The problem, though, with simply responding to the current crisis with the retort that "all lives matter" is that it is really saying (or at least interpreted as saying) "we are not listening to you." It is seen as a denial of, or disinterest in, the black experience in America. It is heard as a denial that at least some of the events that have lead to where we are today were racially motivated -- and particularly a denial that some innocent young black men have lost their lives at least in part because of the color of their skin.
I am not defending "Black Lives Matter" as a movement -- I honestly don't know enough about it to really comment one way or the other. (If I had to guess, I would say it has this similarity to the anti-war movement in the 60's -- there were some people who were honestly and passionately against the war, and there were others who were mostly interested in sex, drugs and rock-n-roll. Like most things, painting with too broad a brush is not all that helpful.) What I am suggesting is that to find unity -- which I think is what most people really want -- we need to start by doing a little more listening, and a little less reactionary talking.
I don't think that the encounter I had with injustice at the Harbor Justice Center is foreign to many in the black community. I think it is common. And I think the sometimes reality, and sometimes perception, that justice is not color blind is, and to an extent must be, part of the lens through which black Americans see life in this country.
If you know me, you know that I have little to no interest in politics. And, I hold out no hope that government will ever fix this particular problem. What I am desperately interested in, however, is unity in the church of the living God. I am desperately interested in God's people leading in the way of love.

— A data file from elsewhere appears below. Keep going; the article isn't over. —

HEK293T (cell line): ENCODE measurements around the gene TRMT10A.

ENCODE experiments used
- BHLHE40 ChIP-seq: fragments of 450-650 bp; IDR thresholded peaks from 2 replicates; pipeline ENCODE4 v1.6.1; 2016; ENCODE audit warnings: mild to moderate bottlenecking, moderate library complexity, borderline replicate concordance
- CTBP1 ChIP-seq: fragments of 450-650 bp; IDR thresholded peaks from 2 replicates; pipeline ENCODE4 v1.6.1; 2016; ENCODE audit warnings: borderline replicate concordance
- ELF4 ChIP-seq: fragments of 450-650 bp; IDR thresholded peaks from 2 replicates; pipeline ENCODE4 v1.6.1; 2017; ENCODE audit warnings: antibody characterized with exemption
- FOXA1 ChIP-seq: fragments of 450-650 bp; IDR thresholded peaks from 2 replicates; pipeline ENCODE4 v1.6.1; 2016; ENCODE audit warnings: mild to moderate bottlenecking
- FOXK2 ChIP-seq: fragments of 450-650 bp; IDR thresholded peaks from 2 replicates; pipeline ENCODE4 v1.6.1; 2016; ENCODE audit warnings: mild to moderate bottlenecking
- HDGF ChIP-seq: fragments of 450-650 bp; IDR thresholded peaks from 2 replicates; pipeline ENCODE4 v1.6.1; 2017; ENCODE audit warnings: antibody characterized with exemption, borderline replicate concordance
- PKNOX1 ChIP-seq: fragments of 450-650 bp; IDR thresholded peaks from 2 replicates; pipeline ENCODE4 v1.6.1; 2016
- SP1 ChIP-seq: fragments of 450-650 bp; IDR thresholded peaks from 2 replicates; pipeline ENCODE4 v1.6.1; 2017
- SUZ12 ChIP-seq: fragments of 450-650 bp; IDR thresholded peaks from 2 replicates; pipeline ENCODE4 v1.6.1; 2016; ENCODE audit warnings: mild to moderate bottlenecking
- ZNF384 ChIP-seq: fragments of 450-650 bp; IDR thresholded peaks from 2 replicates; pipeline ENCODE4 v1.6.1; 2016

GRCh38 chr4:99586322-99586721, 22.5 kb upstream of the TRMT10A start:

Romans 12:16-21 says: "Live in harmony with one another. Do not be proud, but be willing to associate with people of low position. Do not be conceited. Do not repay anyone evil for evil. Be careful to do what is right in the eyes of everyone. If it is possible, as far as it depends on you, live at peace with everyone."
The Bible tells us to strive to live in harmony, but far too often we are happy to voice opinions that divide. Facebook can be a terrible thing! We are to strive to live in harmony and peace because when we act or speak there is something greater at stake than our political positions, our rights or our convenience. Someone's eternity may hang in the balance. The reputation of Jesus may hang in the balance!
Taking this idea a step further, the Apostle Paul endeavored to become whatever he needed to become in order that some might be saved. He didn't ask his audience to become like him -- a follower of Jesus -- until he first became like them. He knew he could not effectively share the gospel until he first attempted to step in their shoes -- to see the world as they saw it. This is the heart of a disciple of Jesus.
The next time you are tempted to react to at least the idea of black lives matter, you might ask yourself what it must feel like to be worried for the safety of your twenty-something year old son or daughter every time they walk out the door. You might ask yourself what it feels like to pray that your children don't experience some of the hate that you grew up with. ....
Though I am free and belong to no one, I have made myself a slave to everyone, to win as many as possible. To the Jews I became like a Jew, to win the Jews. To those under the law I became like one under the law (though I myself am not under the law), so as to win those under the law. To those not having the law I became like one not having the law (though I am not free from God’s law but am under Christ’s law), so as to win those not having the law. To the weak I became weak, to win the weak. I have become all things to all people so that by all possible means I might save some. I do all this for the sake of the gospel, that I may share in its blessings.
References for Romans 12:16
1 Corinthians 9:19-23